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Look into UCT’s Technology Innovation Activities through the Glass Pipeline
In response to comments from various stakeholders about the need to have a sense of the projects in the university’s pipeline, RC...
Electronic Lab Notebooks
RCI has produced hard copy laboratory notebooks a number of years, but especially in certain research areas an electronic notebook is now preferable.
RCIPS becomes Research Contracts & Innovation (RC&I)
At the beginning of 2016 it was decided that the Department of Research and Innovation that housed the Research Office and RC...
2016 Innovation in Numbers
The key metrics for 2016 are looking really positive, with some great trends, such as an increased number of first time inventors. The total income from IP commercialisation was R15.2m and were once again 2 new UCT spin-off companies were formed....
Two new spin-off companies recognised in 2016
Along with the announcement of the final Innovation metrics for 2016, came the formal recognition of the two new UCT spin-off companies, Dream Haven and Cape Bio Pharms.

News

Sunday, 22 October 2017
Innovations from UCT’s Medical Device Design course

The Medical Device Design course in the Biomedical Engineering (Health Sciences) was launched in 2015 and the course convener is our serial inventor, Dr Sudesh Sivarasu.  An important aspect of the course is the assessment of the patentability of the devices that the students elect to design.   The RC&I team gives annual presentations to the Medical Device Design course students, covering a range of topics, including: an overview of IP, patents, copyright; the patent filing process; prior art searches using the database TotalPatent, various case studies from previous years, funding opportunities within UCT and strategies for product commercialization.  The students present their devices and patentability findings to RC&I later in the year – getting the opportunity to put what they have learnt into practice.

Publication Date:
Monday, July 3, 2017 - 11:45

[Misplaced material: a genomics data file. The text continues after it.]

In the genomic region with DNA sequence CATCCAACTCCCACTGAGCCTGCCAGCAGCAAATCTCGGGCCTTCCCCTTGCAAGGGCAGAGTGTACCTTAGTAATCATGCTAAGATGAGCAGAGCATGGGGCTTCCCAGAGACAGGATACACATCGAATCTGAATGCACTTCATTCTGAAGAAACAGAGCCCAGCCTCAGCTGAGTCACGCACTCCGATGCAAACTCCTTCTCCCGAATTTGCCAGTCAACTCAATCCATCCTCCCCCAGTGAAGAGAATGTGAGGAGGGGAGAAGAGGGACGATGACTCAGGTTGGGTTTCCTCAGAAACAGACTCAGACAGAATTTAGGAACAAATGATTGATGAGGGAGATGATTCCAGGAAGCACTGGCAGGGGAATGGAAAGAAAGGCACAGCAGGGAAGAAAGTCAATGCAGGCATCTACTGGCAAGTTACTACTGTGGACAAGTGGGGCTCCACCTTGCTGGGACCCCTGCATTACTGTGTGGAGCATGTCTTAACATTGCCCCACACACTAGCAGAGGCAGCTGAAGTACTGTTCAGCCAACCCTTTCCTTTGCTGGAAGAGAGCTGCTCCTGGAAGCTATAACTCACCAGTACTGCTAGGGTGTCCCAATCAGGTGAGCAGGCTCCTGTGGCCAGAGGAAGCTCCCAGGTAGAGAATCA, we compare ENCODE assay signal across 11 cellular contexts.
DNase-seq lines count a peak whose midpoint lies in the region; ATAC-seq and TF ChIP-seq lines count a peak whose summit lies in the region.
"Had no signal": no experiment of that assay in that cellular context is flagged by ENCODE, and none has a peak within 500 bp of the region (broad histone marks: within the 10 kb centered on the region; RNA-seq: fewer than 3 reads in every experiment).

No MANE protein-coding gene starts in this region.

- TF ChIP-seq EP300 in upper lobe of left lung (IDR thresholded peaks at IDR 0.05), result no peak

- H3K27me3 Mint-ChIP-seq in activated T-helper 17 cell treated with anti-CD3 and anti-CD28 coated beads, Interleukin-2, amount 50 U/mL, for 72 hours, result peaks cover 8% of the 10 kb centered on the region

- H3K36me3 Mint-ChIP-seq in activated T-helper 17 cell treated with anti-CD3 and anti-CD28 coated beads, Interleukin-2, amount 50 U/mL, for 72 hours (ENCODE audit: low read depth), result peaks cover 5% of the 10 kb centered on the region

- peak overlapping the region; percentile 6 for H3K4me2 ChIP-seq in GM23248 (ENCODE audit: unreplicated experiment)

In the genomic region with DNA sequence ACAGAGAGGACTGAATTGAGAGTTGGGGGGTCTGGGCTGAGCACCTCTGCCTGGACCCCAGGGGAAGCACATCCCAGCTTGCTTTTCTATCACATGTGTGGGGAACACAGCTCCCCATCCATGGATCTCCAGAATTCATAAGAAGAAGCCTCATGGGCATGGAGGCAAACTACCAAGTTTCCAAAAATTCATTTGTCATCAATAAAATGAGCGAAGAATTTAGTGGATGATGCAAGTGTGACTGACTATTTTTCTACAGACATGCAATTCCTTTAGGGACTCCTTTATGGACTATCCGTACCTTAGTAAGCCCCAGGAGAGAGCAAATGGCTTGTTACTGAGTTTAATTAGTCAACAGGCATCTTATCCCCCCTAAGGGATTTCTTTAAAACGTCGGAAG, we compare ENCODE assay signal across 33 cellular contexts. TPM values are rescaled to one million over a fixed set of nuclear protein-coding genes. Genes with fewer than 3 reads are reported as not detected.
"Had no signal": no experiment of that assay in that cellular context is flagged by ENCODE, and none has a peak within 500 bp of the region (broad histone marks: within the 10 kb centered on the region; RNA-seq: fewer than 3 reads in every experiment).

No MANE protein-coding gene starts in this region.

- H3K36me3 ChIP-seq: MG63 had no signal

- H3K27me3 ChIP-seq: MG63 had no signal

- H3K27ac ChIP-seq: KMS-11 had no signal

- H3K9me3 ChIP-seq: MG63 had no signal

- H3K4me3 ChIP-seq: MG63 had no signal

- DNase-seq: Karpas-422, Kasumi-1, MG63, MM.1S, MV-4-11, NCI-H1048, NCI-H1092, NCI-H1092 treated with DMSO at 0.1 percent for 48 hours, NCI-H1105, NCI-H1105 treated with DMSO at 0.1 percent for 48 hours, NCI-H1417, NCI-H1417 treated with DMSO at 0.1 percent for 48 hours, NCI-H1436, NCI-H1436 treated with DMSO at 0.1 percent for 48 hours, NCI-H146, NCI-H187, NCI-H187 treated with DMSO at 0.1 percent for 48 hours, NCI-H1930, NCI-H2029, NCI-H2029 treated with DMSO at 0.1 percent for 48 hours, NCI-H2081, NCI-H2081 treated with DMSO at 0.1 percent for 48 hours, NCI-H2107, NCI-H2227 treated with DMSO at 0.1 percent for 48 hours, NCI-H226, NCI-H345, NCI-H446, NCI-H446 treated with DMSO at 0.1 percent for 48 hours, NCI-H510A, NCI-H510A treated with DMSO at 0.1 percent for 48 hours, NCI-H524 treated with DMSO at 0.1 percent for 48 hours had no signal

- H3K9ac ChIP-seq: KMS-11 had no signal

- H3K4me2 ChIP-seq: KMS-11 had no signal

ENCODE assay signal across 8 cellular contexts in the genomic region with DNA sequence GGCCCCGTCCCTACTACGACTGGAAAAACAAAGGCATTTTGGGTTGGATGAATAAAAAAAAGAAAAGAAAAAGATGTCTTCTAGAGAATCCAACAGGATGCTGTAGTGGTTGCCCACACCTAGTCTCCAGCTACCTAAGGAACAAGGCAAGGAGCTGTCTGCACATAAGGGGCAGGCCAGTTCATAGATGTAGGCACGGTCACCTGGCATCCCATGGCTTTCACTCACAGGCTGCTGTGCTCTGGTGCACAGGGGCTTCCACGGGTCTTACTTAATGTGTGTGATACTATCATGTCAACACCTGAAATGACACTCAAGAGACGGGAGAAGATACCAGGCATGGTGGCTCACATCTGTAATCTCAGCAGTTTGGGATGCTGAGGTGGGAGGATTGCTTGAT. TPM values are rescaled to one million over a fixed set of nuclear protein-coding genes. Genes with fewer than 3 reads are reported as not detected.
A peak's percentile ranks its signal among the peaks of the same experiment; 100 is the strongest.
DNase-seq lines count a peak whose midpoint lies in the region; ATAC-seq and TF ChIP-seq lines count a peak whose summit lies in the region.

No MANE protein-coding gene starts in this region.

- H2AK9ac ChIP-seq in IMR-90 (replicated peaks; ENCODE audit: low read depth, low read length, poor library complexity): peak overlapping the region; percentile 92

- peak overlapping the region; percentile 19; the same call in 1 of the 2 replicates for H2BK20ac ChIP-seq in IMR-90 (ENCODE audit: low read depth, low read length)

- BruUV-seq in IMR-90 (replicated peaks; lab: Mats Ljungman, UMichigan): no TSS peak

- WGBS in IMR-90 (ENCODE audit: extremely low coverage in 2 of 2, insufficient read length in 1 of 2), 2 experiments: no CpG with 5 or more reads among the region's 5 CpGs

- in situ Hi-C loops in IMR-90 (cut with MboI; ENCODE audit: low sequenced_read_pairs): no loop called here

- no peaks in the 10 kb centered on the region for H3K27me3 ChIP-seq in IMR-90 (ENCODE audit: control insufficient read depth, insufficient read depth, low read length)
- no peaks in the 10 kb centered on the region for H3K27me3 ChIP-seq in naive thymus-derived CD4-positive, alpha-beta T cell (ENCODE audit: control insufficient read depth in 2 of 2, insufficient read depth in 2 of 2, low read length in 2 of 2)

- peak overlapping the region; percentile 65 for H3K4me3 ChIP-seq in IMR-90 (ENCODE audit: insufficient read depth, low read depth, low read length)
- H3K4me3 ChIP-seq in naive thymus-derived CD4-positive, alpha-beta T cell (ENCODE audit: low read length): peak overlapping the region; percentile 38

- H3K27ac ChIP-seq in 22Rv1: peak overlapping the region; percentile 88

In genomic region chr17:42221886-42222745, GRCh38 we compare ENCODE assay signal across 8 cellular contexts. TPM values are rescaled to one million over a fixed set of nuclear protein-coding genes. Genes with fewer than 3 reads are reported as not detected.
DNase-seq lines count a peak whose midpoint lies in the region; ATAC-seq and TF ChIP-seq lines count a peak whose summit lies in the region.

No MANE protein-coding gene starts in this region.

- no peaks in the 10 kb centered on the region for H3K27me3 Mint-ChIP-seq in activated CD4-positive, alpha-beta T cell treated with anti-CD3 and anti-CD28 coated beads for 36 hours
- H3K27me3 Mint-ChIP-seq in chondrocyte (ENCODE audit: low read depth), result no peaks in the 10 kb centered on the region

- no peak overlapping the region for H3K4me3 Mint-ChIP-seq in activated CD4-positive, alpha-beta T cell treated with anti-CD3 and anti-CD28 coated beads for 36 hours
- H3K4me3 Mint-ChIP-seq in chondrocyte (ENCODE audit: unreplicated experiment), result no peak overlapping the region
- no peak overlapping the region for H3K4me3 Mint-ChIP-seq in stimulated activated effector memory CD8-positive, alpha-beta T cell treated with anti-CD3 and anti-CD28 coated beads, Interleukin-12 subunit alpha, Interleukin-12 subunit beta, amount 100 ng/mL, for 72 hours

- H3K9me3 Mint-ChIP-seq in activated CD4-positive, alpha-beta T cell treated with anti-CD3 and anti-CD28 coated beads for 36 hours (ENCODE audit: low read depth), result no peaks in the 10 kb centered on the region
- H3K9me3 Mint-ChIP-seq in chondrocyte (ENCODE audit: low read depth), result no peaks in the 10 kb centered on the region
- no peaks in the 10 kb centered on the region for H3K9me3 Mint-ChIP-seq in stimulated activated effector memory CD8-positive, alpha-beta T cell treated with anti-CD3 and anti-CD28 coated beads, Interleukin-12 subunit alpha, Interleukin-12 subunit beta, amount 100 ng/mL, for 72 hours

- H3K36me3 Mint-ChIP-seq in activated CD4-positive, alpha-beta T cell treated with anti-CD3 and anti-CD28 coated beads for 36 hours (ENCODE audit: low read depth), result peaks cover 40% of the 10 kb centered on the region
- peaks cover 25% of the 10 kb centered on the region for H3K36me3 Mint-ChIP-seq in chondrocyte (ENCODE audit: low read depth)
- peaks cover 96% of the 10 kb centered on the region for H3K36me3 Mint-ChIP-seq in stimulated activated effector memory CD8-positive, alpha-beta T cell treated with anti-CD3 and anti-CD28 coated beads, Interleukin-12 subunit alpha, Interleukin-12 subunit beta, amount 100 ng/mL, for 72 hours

Finding the cause, and the cure, for heart failure in new mothers

Professor Karen Sliwa’s first exposure to peripartum cardiomyopathy (PPCM) was in 1992, while she was training as a specialist physician at Chris Hani Baragwanath Hospital in Johannesburg. She noticed that the face of her daughter’s nanny, Othilia Mahlangu, was swollen every morning. She examined her, but beyond recognising that it was clearly a heart problem, Sliwa said she could not imagine what was ailing her. She took her to the cardiology clinic at Baragwanath where a cardiologist immediately diagnosed her with PPCM.

Publication Date:
Friday, June 30, 2017 - 10:00
World IP Day: Competition Winners

Congratulations to Joshua Clegg and Theshen Thaver who are the winners of competition at the recent World IP Day Exhibition. Joshua and Theshen are first year electrical and civil engineering students, respectively and hope to continue through to post graduate studies in their chosen fields. IP awareness raising directed at undergraduates is an invaluable because they are tomorrow’s researchers, so teaching them about the importance of IP protection at this stage already shapes their minds with a “think, protect and innovate” mind-set, with the goal being to positively impact society through their research and education.

Publication Date:
Wednesday, May 17, 2017 - 12:30
Innovation & IP in Biotech and Life Sciences

RC&I collaborated with UCT’s Centre for Bioprocess Engineering Research (CeBER) and Tyron Grant of IP law firm, Spoor & Fisher, to hold an infosession on IP and innovation with a focus on biotechnology and life sciences.  This was another UCT initiative to commemorate World Intellectual Property Day 2017, themed “Innovation – Improving Lives”.

Publication Date:
Wednesday, May 17, 2017 - 12:15

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